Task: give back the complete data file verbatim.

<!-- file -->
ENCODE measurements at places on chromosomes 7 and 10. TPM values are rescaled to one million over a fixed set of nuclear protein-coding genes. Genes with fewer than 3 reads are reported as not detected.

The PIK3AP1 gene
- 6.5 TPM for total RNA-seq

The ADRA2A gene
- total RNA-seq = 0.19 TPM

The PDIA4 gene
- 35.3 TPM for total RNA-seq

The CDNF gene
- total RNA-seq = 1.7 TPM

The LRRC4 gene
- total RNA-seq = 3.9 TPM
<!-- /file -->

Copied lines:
ENCODE measurements at places on chromosomes 7 and 10. TPM values are rescaled to one million over a fixed set of nuclear protein-coding genes. Genes with fewer than 3 reads are reported as not detected.

The PIK3AP1 gene
- 6.5 TPM for total RNA-seq

The ADRA2A gene
- total RNA-seq = 0.19 TPM

The PDIA4 gene
- 35.3 TPM for total RNA-seq

The CDNF gene
- total RNA-seq = 1.7 TPM

The LRRC4 gene
- total RNA-seq = 3.9 TPM